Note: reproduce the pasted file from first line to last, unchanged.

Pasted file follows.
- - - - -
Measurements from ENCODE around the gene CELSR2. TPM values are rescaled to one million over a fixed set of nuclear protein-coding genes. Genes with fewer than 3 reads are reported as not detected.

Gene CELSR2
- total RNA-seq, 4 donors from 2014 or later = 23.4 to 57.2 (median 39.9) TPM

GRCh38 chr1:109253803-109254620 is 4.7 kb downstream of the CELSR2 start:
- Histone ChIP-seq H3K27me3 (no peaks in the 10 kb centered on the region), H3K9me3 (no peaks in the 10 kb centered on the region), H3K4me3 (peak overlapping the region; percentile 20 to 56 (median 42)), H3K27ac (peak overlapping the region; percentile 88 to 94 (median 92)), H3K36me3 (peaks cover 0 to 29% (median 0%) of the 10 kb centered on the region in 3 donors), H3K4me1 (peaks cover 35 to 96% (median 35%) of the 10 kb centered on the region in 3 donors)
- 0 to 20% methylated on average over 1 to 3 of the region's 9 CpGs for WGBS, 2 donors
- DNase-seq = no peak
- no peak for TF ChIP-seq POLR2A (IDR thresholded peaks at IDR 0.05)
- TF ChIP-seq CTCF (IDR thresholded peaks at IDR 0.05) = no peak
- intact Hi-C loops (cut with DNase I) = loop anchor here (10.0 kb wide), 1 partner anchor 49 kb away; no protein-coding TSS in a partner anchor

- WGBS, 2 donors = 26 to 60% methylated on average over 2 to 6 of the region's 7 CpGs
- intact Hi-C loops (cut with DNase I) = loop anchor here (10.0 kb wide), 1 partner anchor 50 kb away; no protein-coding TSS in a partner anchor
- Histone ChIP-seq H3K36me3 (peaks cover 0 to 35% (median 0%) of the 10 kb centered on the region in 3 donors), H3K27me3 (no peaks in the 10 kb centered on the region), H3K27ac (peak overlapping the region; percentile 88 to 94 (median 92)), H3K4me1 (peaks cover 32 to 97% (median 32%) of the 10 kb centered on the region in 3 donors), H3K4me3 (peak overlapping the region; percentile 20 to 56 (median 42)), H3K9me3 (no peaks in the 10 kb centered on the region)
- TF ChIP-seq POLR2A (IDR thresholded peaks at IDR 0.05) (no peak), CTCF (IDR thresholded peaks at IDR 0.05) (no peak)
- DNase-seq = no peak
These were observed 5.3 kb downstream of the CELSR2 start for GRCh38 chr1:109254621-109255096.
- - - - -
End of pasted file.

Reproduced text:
Measurements from ENCODE around the gene CELSR2. TPM values are rescaled to one million over a fixed set of nuclear protein-coding genes. Genes with fewer than 3 reads are reported as not detected.

Gene CELSR2
- total RNA-seq, 4 donors from 2014 or later = 23.4 to 57.2 (median 39.9) TPM

GRCh38 chr1:109253803-109254620 is 4.7 kb downstream of the CELSR2 start:
- Histone ChIP-seq H3K27me3 (no peaks in the 10 kb centered on the region), H3K9me3 (no peaks in the 10 kb centered on the region), H3K4me3 (peak overlapping the region; percentile 20 to 56 (median 42)), H3K27ac (peak overlapping the region; percentile 88 to 94 (median 92)), H3K36me3 (peaks cover 0 to 29% (median 0%) of the 10 kb centered on the region in 3 donors), H3K4me1 (peaks cover 35 to 96% (median 35%) of the 10 kb centered on the region in 3 donors)
- 0 to 20% methylated on average over 1 to 3 of the region's 9 CpGs for WGBS, 2 donors
- DNase-seq = no peak
- no peak for TF ChIP-seq POLR2A (IDR thresholded peaks at IDR 0.05)
- TF ChIP-seq CTCF (IDR thresholded peaks at IDR 0.05) = no peak
- intact Hi-C loops (cut with DNase I) = loop anchor here (10.0 kb wide), 1 partner anchor 49 kb away; no protein-coding TSS in a partner anchor

- WGBS, 2 donors = 26 to 60% methylated on average over 2 to 6 of the region's 7 CpGs
- intact Hi-C loops (cut with DNase I) = loop anchor here (10.0 kb wide), 1 partner anchor 50 kb away; no protein-coding TSS in a partner anchor
- Histone ChIP-seq H3K36me3 (peaks cover 0 to 35% (median 0%) of the 10 kb centered on the region in 3 donors), H3K27me3 (no peaks in the 10 kb centered on the region), H3K27ac (peak overlapping the region; percentile 88 to 94 (median 92)), H3K4me1 (peaks cover 32 to 97% (median 32%) of the 10 kb centered on the region in 3 donors), H3K4me3 (peak overlapping the region; percentile 20 to 56 (median 42)), H3K9me3 (no peaks in the 10 kb centered on the region)
- TF ChIP-seq POLR2A (IDR thresholded peaks at IDR 0.05) (no peak), CTCF (IDR thresholded peaks at IDR 0.05) (no peak)
- DNase-seq = no peak
These were observed 5.3 kb downstream of the CELSR2 start for GRCh38 chr1:109254621-109255096.